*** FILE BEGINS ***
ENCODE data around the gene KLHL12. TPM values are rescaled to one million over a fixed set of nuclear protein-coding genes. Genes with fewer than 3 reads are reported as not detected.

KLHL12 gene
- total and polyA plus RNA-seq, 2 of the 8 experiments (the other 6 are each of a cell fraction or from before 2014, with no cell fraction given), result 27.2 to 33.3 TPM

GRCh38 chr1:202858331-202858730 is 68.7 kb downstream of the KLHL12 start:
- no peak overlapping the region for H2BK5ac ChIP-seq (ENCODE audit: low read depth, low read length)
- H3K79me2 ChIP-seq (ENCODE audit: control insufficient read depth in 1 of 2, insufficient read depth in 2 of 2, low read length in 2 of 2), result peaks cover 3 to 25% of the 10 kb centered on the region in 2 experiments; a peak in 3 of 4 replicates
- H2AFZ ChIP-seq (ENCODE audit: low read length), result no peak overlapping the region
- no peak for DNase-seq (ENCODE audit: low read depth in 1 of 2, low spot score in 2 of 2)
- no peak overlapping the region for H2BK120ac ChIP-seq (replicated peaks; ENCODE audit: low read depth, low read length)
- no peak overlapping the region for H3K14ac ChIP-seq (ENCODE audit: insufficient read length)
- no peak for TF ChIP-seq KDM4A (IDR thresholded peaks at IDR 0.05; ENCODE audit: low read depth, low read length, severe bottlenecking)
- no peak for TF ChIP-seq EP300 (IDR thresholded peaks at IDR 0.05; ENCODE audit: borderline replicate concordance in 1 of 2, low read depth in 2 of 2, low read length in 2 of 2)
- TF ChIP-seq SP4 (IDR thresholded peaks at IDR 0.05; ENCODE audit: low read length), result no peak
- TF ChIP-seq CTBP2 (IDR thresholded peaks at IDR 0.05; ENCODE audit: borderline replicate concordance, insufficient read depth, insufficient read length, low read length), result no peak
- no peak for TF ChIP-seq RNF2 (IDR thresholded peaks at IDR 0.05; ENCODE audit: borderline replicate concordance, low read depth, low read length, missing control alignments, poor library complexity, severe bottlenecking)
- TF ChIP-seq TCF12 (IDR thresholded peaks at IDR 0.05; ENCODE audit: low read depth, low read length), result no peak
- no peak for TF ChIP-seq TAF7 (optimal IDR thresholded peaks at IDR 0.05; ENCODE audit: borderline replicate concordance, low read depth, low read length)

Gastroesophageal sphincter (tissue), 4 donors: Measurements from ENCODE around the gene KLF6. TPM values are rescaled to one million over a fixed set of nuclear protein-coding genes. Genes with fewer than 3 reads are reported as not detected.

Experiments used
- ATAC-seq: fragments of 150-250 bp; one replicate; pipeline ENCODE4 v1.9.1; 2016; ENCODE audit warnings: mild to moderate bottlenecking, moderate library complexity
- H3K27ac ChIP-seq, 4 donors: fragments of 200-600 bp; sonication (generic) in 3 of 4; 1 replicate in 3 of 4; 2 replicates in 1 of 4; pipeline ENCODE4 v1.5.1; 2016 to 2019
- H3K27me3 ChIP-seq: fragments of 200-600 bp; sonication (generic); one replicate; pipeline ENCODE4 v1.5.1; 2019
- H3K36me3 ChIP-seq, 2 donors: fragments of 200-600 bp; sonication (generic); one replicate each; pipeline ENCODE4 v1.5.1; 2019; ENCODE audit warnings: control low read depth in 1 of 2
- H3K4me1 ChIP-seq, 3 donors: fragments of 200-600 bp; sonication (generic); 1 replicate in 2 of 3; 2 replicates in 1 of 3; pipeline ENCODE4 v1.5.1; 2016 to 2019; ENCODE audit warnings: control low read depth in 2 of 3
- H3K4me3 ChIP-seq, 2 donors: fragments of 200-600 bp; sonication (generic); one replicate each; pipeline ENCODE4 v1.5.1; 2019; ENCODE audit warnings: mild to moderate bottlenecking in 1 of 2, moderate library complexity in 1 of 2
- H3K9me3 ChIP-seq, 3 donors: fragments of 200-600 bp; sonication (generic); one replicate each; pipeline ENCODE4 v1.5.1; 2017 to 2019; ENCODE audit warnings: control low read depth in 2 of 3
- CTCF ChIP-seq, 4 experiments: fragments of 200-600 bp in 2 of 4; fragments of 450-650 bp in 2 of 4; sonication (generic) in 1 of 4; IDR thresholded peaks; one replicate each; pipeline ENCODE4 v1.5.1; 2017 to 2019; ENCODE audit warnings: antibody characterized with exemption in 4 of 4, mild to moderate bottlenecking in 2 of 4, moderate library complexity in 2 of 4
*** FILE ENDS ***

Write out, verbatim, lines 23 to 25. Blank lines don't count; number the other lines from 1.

- H3K36me3 ChIP-seq, 2 donors: fragments of 200-600 bp; sonication (generic); one replicate each; pipeline ENCODE4 v1.5.1; 2019; ENCODE audit warnings: control low read depth in 1 of 2
- H3K4me1 ChIP-seq, 3 donors: fragments of 200-600 bp; sonication (generic); 1 replicate in 2 of 3; 2 replicates in 1 of 3; pipeline ENCODE4 v1.5.1; 2016 to 2019; ENCODE audit warnings: control low read depth in 2 of 3
- H3K4me3 ChIP-seq, 2 donors: fragments of 200-600 bp; sonication (generic); one replicate each; pipeline ENCODE4 v1.5.1; 2019; ENCODE audit warnings: mild to moderate bottlenecking in 1 of 2, moderate library complexity in 1 of 2